|Professor John F. Roddick, Dean of School|
Although the world has been shaped by engineers and scientists for the past 3,500 years, the need for high quality STEM (Science, Technology, Engineering and Mathematics) graduates has never been greater. Humanity, and the planet on which we live, are more in need of technological solutions than at any time in our history.
At the same time, the differences between a scientist, a technologist and an engineer are becoming less distinct. It is no longer unusual for multidisciplinary teams to be involved from the outset of scientific discovery to the final engineered product or solution. Computer scientists need to know about hardware and networking; engineers commonly need advanced knowledge of materials and programming skills. Mathematics is a core discipline in both engineering and computing (and a variety of other disciplines).
The School of Computer Science, Engineering and Mathematics (CSEM) reflects this by deliberately combining the different disciplines into one School, thus eliminating the often arbitrary boundaries that can be created by separating them. Staff are not assigned to disciplines - they assign themselves to one or more disciplines according to their teaching and research strengths and interests.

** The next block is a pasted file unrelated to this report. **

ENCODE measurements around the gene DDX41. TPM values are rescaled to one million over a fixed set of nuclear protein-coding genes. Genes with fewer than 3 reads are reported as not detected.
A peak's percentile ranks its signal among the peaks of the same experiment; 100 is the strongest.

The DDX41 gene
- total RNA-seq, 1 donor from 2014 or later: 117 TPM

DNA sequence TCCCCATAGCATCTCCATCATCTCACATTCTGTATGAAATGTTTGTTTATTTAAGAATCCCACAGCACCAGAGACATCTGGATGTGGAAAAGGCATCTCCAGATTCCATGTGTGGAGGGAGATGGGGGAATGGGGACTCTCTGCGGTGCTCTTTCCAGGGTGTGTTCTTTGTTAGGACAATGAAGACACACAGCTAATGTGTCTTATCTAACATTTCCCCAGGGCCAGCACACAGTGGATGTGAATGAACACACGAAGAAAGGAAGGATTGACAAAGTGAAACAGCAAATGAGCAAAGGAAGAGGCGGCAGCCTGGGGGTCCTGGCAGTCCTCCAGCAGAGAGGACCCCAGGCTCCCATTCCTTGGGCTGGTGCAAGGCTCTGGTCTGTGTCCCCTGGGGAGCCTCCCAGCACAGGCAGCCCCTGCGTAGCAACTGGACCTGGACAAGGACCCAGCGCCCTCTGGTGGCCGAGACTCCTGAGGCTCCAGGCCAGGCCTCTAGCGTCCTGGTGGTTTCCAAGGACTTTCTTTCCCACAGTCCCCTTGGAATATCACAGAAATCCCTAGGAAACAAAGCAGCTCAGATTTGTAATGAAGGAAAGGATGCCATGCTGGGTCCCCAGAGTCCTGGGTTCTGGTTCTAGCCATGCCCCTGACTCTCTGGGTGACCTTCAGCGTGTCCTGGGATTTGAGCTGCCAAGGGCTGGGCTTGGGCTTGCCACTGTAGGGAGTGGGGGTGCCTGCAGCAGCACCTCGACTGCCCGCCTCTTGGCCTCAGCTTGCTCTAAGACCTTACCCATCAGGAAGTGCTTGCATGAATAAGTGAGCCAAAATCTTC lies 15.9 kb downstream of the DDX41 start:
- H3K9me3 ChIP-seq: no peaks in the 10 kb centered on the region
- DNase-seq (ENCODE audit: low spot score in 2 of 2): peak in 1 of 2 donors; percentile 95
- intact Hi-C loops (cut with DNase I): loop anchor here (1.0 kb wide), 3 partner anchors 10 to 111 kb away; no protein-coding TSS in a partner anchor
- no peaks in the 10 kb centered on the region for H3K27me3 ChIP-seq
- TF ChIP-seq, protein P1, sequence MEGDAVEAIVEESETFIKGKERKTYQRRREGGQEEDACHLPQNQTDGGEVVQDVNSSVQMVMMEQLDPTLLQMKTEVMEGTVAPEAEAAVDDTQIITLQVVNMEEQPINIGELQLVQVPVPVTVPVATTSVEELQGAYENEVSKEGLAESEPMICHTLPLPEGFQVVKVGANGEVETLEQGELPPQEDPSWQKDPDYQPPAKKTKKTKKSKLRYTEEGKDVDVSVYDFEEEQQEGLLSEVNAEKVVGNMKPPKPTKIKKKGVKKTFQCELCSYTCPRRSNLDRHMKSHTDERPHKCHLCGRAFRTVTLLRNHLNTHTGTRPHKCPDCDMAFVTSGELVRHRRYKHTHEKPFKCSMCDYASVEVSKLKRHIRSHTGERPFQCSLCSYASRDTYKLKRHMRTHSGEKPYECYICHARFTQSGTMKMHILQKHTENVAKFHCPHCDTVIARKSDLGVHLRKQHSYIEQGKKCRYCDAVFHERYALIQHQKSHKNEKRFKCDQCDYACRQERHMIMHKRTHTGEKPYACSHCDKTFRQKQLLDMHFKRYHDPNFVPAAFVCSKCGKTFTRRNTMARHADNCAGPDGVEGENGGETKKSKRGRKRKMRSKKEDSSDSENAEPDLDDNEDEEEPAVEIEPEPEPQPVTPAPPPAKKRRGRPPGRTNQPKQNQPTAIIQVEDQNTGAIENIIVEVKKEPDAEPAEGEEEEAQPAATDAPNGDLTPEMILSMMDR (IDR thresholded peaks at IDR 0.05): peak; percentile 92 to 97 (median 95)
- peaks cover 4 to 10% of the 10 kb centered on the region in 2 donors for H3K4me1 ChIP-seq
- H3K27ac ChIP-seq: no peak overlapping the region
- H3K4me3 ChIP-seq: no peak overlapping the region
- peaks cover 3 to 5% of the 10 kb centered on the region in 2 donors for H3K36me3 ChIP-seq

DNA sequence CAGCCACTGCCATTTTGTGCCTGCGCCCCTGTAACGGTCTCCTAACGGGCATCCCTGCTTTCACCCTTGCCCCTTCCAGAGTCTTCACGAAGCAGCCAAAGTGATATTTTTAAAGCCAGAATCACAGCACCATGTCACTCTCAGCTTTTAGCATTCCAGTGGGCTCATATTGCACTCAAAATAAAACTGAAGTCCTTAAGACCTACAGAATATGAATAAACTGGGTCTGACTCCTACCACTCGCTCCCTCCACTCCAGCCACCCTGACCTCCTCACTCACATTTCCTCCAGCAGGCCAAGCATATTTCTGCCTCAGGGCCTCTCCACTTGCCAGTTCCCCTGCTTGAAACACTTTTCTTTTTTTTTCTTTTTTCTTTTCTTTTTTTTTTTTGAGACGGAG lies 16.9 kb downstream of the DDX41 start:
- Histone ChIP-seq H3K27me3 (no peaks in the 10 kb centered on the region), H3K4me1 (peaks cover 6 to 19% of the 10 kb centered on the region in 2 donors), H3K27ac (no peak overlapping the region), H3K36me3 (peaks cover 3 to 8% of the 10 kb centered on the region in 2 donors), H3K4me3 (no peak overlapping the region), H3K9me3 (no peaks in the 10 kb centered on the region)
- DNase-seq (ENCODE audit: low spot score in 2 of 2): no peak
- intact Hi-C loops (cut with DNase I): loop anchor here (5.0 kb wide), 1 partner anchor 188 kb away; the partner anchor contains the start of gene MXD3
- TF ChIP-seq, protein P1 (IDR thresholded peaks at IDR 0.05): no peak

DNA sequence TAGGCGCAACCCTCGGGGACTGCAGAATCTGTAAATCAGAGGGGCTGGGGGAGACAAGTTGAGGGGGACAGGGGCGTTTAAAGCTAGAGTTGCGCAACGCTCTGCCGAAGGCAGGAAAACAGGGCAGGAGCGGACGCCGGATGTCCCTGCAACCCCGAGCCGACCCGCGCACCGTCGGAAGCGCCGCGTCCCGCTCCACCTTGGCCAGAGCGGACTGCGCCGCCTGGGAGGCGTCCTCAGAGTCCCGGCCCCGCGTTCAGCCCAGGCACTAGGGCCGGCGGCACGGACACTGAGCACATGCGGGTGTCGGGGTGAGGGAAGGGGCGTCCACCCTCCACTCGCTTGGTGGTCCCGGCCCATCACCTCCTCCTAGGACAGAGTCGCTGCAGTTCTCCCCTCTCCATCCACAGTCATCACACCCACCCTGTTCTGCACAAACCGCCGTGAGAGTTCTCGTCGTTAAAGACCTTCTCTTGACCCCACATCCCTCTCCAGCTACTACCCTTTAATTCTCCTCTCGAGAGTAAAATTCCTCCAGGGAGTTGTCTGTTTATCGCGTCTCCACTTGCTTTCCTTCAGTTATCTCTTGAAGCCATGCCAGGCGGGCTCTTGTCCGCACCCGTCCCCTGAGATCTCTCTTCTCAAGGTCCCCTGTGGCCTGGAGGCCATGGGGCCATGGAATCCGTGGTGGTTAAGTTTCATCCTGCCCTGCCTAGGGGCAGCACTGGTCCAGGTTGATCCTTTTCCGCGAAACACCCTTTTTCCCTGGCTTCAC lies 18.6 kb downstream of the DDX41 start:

Our School is following a strategic growth path. The School currently comprises over 90 staff and around 1200 students ... and is growing fast. In January 2015 we moved to our new purpose-built, $120M, 18,000 sqm pair of buildings at the University's new Tonsley Campus in a move that represents a new era in industry interaction and provides the School will substantial space to grow.
The move represents the largest change for the School since we were established and shows that, whatever the problems, we will be part of the solution.
This is a extraordinarily exciting time for the School. If you would like to be a part of it, please contact us.